Early decommission of east Toronto transit line possible after derailment: TTC
By Maan AlhmidiHealth & Safety Machinery and Equipment Maintenance Transportation
Toronto’s transit agency is considering decommissioning an east-end rail line months earlier than planned after a derailment left several passengers injured.
The Toronto Transit Commission said an investigation is underway after the rear car of a train on the Scarborough Rapid Transit system separated from the rest of the train on Monday evening and derailed at Ellesmere Station. Five people were taken to hospital with minor injuries.
The rail line – which runs trains that have been in service 10 years past their design life – is scheduled for decommission in November. Buses are meant to replace the line until the Scarborough Subway Extension is opened by the province in 2030.
The TTC said Tuesday that early decommissioning of the rail line is a possibility.
“Re-opening the SRT will be informed by the investigation,” the agency wrote in a statement. “Early decommissioning is on the table.”
The TTC said about 40 buses are currently replacing the Scarborough Rapid Transit line – also known as Line 3 – during rush hours as the investigation into the derailment takes place.
“External reviewers coming in to assist,” the agency wrote on Twitter. “But this could be several days at minimum so we have staff on scene to assist with options.”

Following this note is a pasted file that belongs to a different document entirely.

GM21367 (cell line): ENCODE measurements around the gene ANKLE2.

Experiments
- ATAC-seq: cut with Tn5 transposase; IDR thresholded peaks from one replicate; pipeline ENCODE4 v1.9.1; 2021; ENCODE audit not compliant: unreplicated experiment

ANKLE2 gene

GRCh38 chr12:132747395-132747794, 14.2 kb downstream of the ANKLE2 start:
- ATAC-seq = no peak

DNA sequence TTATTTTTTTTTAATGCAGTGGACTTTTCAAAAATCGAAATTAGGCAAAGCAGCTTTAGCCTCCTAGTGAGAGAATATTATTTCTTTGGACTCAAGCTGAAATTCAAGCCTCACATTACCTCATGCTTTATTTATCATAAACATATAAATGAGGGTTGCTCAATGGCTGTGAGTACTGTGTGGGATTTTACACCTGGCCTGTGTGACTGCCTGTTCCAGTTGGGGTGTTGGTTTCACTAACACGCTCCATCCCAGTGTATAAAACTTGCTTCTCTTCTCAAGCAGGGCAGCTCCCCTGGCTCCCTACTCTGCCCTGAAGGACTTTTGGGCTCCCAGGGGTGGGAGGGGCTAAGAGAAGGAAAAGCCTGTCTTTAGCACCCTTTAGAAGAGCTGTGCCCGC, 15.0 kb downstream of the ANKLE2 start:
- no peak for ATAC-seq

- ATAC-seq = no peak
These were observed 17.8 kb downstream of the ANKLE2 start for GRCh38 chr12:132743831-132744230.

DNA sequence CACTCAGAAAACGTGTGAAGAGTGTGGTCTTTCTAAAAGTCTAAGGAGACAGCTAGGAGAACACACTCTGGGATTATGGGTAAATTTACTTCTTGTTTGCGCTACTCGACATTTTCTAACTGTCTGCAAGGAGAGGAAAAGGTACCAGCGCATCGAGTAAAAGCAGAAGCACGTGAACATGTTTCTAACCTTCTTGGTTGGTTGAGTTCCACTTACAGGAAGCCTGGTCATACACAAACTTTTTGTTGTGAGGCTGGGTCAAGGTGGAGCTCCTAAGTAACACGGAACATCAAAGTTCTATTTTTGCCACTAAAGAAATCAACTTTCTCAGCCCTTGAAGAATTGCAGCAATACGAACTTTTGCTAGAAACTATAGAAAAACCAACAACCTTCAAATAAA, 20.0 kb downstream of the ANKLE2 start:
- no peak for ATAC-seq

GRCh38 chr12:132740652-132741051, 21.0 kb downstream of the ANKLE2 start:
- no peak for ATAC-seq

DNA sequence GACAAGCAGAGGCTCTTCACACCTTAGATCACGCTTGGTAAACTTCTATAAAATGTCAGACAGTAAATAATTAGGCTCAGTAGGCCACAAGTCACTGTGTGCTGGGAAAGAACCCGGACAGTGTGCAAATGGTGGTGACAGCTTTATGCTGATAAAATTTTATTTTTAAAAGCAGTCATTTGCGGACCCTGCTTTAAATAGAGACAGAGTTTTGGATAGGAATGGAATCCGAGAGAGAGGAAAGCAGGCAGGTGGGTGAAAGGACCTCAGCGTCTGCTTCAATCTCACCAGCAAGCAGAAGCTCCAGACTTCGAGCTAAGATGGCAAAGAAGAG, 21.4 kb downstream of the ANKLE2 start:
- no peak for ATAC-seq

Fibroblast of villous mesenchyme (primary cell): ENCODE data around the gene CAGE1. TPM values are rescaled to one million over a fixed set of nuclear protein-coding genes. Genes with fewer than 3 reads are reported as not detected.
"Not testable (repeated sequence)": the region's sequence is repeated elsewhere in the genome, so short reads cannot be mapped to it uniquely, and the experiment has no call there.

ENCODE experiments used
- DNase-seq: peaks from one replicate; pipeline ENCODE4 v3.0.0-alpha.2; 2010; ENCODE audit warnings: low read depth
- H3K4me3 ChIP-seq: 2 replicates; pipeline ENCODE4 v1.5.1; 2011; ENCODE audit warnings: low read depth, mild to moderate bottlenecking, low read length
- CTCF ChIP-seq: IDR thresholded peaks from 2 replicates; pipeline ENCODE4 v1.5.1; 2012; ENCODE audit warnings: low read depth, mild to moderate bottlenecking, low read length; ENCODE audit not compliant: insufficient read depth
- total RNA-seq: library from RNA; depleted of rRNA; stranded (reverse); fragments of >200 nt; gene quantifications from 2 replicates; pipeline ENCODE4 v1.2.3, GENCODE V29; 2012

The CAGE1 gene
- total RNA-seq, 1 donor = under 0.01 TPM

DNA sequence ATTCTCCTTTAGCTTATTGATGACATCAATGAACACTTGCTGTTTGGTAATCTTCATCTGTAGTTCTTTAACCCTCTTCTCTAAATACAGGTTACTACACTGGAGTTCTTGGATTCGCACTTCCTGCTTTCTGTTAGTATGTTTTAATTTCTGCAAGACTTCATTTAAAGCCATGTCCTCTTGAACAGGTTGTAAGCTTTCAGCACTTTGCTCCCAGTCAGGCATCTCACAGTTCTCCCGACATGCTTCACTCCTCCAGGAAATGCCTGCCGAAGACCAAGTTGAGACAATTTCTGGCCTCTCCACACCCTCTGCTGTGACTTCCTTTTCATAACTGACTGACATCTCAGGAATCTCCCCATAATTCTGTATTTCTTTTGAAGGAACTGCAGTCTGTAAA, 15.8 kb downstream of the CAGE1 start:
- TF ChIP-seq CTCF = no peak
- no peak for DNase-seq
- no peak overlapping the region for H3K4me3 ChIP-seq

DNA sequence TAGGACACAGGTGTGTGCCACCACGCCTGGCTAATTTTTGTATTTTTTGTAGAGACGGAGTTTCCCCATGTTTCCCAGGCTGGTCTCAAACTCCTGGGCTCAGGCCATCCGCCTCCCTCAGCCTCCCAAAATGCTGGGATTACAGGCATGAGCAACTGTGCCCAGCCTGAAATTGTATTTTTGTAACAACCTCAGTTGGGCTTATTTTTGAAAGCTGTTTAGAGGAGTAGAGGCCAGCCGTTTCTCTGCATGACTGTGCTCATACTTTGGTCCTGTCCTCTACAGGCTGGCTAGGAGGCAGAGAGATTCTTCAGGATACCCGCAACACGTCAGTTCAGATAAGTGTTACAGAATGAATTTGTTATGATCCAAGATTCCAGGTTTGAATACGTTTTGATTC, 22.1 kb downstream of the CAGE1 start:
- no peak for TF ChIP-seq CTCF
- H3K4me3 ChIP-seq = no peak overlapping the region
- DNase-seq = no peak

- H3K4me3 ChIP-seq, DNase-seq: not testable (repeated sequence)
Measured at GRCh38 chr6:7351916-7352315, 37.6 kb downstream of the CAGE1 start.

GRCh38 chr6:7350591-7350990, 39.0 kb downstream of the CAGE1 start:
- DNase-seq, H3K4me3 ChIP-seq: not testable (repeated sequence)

About 44 people on board the derailed train car were evacuated, and 20 to 30 other passengers from the remainder of the train were able to exit themselves and walk down the tracks, authorities said.
Shelagh Pizey-Allen, a spokeswoman for the transit users advocacy group TTCRiders, said the derailment was “unthinkable” for riders who use the transit service daily.
“I was very shocked and angry that this kind of accident happened on the TTC because it could have been much worse,” she said.
“If it had happened further down the track and the train had been going faster, if it happened on a portion of the RT that was elevated, it could have been fatal.”
Transit riders want to see an independent and thorough investigation provide answers about how and why the derailment happened, Pizey-Allen said.
Line 3 is a 6.4-kilometre intermediate capacity rapid transit line with six stations that opened in 1985, according to the TTC’s website.
University of Toronto engineering professor Amer Shalaby said the current Scarborough Rapid Transit line has been running much longer than what it was designed for.
“We have waited far too long and debated too much on how and what should replace the Scarborough RT,” he wrote in an emailed statement.
“I guess what happened is a lesson on the risks associated with inefficient decision making for our strategic transit projects.”
Eric Miller, a civil engineering professor at the University of Toronto, said Scarborough transit riders deserve better.
“The politicians have done nothing but fight for the last 13 years over what we should be doing. Meanwhile, the poor Scarborough RT was getting older and older,” he said.
“But the people of Scarborough need transit and so the TTC really had no choice but to try to keep it going as long as possible (until) an alternative is sorted out.”
Miller said the TTC takes safety “incredibly seriously” and hoped riders would be served by an efficient bus replacement service.
“This is tragic that the accident happened,” he said. “But it just illustrates why one has to take (the) state of good repair and maintenance of the system seriously, and the longer range planning of how to not just maintain but grow and improve the system.”